Rebecca Li grew up in Milwaukee, WI with music and video games. After getting her BS in Mechanical Engineering at MIT in 2017, she moved to Palo Alto, CA where she currently works for Kitty Hawk as a controls engineer. She frequently visits Boston and New York City.
She is currently learning classical guitar, windsurfing, and biking. Past projects she wish she had more time for include photography, battlebots, electric vehicles, power electronics, violin, piano, kites, hiking, rock climbing, web design, jiu jitsu, and painting.
Links I enjoy:
Countries I have visited:
- Spain (and Catalonia, depending how independence goes)
- United Kingdom
- United States of America
Random Project Ideas: (If you happen to build one of these, let me know! I would love to see it):
- Electric skateboard “cruise control”. Two deadman switches are on the board. The front switch, when depressed, releases the electric brake, such that if you fall off the board, the board brakes and doesn’t run away. The back switch turns the board from “maintain speed” to “coast”. The idea is that the rider kicks up to a certain speed (front foot engaged so brake is off). When the desired speed is achieved, the rider puts their foot on the back switch, telling the board to maintain that speed. If they want to slow down slightly, the rider moves their back foot off the back switch to change to coast, and if they need to slow down quickly they remove their front foot coming to a stop (likely more abruptly than ideally desired).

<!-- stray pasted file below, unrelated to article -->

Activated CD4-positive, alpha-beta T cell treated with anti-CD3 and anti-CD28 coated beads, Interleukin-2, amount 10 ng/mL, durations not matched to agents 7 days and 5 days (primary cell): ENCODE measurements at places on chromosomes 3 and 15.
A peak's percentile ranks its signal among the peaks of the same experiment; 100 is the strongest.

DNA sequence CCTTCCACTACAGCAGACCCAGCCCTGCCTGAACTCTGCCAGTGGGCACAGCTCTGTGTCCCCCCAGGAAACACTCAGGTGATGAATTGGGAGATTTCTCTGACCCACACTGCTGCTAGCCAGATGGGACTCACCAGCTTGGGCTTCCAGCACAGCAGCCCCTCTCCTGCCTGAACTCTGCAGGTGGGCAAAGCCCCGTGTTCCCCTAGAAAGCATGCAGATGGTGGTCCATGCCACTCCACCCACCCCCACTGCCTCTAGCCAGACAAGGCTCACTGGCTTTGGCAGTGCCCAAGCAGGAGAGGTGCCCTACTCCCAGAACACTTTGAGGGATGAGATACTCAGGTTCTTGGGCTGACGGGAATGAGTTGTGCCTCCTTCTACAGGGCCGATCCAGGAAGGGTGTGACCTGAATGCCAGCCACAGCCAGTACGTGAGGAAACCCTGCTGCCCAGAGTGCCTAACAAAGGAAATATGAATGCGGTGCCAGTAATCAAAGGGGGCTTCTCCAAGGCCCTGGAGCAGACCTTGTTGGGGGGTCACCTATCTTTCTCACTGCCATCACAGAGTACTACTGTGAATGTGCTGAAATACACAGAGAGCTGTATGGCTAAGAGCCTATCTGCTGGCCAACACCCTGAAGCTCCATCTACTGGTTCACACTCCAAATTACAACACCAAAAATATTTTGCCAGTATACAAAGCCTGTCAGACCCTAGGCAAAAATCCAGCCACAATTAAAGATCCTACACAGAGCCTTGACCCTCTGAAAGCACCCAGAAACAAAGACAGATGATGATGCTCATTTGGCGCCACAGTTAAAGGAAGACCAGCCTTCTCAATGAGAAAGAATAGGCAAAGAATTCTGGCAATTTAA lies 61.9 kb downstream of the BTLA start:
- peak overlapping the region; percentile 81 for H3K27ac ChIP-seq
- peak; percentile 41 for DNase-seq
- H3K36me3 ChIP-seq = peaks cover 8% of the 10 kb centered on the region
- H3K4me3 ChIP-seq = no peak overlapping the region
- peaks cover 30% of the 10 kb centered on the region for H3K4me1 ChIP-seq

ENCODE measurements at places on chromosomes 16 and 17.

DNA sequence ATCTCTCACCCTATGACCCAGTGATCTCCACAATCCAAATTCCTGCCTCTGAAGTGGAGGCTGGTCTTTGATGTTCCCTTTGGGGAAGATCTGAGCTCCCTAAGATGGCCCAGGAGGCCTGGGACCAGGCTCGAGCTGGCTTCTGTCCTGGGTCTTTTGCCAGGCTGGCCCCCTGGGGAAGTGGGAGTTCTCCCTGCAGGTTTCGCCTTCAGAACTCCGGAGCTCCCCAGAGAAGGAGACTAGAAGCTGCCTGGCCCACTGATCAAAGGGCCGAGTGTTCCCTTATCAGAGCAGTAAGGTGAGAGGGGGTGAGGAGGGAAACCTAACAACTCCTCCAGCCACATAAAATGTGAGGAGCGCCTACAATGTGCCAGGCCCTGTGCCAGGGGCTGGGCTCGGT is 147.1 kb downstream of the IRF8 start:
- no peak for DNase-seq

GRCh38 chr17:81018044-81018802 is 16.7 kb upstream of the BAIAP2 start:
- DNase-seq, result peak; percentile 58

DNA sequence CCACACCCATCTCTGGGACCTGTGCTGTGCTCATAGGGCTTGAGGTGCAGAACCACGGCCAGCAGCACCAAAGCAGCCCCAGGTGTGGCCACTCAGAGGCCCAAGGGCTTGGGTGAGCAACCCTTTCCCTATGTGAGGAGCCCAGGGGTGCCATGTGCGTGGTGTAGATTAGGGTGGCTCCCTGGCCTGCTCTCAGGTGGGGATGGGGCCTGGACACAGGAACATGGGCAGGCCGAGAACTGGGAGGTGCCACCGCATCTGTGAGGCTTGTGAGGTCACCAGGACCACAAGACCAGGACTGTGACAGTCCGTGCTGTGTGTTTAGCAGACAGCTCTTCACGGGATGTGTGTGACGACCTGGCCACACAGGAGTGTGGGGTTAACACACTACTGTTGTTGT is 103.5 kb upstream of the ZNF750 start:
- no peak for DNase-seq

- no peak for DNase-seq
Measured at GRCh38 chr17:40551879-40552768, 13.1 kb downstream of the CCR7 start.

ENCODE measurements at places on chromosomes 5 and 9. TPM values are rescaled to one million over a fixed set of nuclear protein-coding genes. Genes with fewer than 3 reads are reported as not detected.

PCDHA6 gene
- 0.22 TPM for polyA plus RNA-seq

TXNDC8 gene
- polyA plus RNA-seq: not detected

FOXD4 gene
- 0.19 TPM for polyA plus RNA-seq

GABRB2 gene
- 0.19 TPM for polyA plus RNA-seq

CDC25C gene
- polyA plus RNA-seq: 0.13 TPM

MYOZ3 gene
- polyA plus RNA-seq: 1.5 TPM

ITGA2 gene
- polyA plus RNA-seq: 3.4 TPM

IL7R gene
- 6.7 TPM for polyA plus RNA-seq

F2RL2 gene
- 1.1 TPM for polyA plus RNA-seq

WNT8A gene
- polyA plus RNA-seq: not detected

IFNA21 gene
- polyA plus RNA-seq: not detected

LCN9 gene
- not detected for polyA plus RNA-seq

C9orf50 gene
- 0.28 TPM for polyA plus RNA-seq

- Bird flight project. A bunch of “birds” (likely origami) are released such that they fall towards the person, recreating the effect of birds flying around a person head on. It is an exhilirating experience with real birds.
- Flamingo leg model. According to some paper, flamingos are stable while resting on one leg but not on two. Dead flamingos were used to determine this. I would like to create a physical anatomical model to understand the legs.
- Machine learning takes forever. Build an inverted pendulum (bonus points: double pendulum) and set a machine learning algorithm out on it to learn how to balance it. Alternatively can switch to a pre-written controls code. Watch as the machine frustrates with the swing up and basic control. Good desk toy.